2. It can be moved to another location. It is really just a big super toolbar that can be floated on screen or docked vertically along one side. This latter configuration particularly suits wide-screen monitors.
3. It can be turned off.


"For a user interface to be effective, it has to be consistent."

This is exactly the same reason I find that people don't use AutoCAD's Dynamic Input. Every time they look at the screen, the "command line" is in a different location and it takes time to find it, especially the larger the monitors get. Now, if you could "park" it somewhere so that it always appeared in the same location, that might work. IF you could work without ever glancing away from focusing on the cursor location, it would work beautifully, I'm sure. But I'm not sure that that's actually possible. There is additional functionality to the Dynamic Input, I realize, and I try hard to help folks become familiar with those functions. But it seems they give up on finding it before the advantages can be internalized.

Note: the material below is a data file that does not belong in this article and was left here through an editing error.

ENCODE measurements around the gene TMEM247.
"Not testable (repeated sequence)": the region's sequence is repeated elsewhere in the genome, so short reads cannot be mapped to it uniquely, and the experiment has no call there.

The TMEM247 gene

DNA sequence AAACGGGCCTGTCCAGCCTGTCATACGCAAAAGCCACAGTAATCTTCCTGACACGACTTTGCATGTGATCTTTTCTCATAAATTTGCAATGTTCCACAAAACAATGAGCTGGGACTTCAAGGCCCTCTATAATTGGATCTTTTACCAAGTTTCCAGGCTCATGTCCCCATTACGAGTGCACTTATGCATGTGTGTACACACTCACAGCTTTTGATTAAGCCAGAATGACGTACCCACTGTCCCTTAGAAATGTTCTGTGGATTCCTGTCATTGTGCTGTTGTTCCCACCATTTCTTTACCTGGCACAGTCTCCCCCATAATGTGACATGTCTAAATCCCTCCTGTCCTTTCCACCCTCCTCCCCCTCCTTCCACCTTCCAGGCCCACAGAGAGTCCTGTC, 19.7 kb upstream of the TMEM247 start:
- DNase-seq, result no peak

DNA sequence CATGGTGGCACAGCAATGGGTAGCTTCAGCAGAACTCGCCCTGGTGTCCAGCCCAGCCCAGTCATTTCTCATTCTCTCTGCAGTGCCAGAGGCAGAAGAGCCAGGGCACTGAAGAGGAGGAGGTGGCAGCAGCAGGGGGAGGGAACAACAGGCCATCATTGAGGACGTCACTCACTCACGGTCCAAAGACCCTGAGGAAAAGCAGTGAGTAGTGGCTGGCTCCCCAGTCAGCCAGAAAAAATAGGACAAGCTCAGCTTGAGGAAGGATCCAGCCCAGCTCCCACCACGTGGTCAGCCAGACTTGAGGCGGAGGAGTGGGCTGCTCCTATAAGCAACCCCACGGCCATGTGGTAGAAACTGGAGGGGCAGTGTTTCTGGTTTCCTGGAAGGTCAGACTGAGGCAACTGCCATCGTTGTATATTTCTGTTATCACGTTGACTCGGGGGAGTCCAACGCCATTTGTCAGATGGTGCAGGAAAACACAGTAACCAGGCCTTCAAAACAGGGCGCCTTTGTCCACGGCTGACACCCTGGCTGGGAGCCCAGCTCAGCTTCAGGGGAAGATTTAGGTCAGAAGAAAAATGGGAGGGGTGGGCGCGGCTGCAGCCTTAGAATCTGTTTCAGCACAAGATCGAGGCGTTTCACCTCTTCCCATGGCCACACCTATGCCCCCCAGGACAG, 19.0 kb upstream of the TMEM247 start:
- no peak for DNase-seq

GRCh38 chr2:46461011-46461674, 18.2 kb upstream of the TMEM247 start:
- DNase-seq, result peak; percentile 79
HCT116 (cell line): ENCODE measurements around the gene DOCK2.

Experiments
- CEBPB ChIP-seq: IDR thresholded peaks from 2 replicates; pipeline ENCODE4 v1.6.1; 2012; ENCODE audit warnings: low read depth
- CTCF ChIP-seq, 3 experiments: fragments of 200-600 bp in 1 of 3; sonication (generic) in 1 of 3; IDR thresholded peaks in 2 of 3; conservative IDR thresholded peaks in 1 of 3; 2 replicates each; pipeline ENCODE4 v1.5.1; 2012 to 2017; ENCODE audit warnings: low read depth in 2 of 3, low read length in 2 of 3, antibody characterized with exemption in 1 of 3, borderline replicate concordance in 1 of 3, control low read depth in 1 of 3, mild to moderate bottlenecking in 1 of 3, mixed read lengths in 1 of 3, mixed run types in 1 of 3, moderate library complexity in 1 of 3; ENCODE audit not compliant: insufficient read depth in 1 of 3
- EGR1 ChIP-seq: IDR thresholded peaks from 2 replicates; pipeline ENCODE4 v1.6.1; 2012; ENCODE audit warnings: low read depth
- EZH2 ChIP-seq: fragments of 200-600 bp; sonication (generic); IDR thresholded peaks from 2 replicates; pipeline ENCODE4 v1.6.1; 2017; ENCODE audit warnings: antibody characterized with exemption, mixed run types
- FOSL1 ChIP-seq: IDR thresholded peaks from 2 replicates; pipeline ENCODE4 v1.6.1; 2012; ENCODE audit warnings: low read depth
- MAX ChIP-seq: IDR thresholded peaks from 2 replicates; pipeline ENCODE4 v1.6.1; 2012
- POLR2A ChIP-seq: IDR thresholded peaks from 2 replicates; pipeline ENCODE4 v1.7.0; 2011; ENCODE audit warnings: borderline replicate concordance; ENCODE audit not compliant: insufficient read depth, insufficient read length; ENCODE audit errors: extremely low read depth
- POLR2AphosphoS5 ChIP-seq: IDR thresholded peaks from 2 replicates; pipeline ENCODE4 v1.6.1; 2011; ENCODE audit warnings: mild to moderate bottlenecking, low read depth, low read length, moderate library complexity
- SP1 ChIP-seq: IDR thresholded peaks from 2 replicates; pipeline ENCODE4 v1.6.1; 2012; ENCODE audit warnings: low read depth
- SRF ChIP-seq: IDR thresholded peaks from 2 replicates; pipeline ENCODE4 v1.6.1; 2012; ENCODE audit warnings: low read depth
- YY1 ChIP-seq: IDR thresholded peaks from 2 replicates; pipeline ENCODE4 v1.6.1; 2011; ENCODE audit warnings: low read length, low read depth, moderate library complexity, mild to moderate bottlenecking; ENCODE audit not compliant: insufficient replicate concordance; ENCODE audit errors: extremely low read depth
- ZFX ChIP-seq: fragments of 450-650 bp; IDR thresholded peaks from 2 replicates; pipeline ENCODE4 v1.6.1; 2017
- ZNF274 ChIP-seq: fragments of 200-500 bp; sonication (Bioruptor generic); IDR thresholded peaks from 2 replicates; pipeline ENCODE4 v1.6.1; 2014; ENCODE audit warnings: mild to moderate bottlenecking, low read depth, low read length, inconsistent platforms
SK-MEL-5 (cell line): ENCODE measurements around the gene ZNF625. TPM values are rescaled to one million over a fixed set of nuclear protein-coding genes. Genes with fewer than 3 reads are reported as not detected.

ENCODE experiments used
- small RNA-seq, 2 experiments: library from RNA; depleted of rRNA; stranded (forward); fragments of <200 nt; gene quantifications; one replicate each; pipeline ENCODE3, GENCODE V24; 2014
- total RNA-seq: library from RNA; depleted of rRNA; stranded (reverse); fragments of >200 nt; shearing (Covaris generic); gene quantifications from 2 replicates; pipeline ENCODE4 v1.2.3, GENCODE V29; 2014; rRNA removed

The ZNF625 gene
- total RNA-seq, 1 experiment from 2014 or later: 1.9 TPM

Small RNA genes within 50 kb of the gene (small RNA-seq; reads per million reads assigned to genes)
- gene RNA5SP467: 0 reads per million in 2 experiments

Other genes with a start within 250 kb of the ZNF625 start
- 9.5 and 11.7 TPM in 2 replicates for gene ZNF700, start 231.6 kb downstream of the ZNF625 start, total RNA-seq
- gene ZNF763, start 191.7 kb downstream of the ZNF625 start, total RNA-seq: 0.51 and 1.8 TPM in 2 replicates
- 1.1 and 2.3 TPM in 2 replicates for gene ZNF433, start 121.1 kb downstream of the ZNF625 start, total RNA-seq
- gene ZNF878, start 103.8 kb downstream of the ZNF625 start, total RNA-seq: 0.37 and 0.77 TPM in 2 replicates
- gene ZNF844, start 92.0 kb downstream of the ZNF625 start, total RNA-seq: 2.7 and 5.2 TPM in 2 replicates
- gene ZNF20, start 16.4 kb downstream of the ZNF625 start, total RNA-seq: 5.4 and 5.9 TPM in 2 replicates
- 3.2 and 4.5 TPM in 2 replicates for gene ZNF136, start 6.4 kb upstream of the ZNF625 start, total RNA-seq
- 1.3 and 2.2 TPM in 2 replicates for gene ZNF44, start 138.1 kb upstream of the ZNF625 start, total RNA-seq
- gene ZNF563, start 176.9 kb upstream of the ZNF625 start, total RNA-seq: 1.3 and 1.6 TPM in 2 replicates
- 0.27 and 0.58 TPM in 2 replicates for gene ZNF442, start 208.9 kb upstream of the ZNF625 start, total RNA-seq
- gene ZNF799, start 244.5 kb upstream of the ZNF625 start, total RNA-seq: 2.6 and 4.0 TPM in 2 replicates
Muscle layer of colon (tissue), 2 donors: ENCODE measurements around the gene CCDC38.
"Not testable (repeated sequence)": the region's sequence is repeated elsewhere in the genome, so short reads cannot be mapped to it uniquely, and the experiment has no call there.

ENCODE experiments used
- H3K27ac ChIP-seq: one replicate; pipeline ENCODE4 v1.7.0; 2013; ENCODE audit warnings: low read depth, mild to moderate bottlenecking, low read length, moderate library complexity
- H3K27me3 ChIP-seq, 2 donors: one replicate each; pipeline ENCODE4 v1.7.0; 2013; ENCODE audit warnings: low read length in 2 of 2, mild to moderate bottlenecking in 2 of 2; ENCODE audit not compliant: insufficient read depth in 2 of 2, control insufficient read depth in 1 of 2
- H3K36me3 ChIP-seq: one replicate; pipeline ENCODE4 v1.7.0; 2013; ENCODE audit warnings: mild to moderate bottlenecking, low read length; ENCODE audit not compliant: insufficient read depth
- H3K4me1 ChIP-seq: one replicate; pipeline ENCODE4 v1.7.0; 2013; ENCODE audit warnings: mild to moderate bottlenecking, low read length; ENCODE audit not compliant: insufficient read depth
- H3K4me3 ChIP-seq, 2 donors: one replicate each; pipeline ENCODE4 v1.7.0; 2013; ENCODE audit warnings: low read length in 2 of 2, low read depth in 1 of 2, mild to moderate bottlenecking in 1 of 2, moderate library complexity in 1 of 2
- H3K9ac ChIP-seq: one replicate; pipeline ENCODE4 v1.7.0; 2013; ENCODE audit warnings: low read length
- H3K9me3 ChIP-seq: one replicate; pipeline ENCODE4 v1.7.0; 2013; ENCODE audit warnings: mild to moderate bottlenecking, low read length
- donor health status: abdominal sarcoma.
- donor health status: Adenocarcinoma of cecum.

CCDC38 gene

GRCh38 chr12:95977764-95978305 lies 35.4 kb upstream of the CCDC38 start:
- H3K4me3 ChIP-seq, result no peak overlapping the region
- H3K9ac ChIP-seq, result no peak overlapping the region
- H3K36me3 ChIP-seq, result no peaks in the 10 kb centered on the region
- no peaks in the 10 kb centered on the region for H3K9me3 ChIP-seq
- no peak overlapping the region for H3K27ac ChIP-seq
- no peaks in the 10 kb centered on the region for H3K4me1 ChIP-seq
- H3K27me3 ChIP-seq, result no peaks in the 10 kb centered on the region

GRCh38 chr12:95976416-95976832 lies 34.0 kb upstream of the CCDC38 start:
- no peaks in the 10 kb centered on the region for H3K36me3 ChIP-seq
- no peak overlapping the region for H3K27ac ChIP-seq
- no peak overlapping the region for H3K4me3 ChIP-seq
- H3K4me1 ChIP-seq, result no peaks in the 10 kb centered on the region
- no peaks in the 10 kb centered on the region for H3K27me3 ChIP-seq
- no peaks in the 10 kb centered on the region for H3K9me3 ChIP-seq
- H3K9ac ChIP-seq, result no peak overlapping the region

The ribbon is "different" not "better." And not all that different from what preceded the drop-down menus.

The DOS version of Lotus 1-2-3 had a similar context-sensitive, one-line, dynamic menu. It used one line of text - 4% of the vertical space. The ribbon uses multiple lines of icons which consume more than 4% of the vertical space.

The user base overwhelmingly accepted drop-down menus. Multiple levels were possible with drop-down menus. I see only two levels of ribbons. All commands have to fit into a small number of categories for the ribbon. The resulting arbitrary lumping of commands to fit the format is confusing.

What happened to "form follows function?"

Icons are good for a company which wants to sell its products in multiple countries. The solution: Invent their own pictorial language of icons and force the entire user base to learn their icon-ese.

Yet more hubris from M$: Learn our language and abandon your habits to use our product.

Bottom line: Ribbons suck.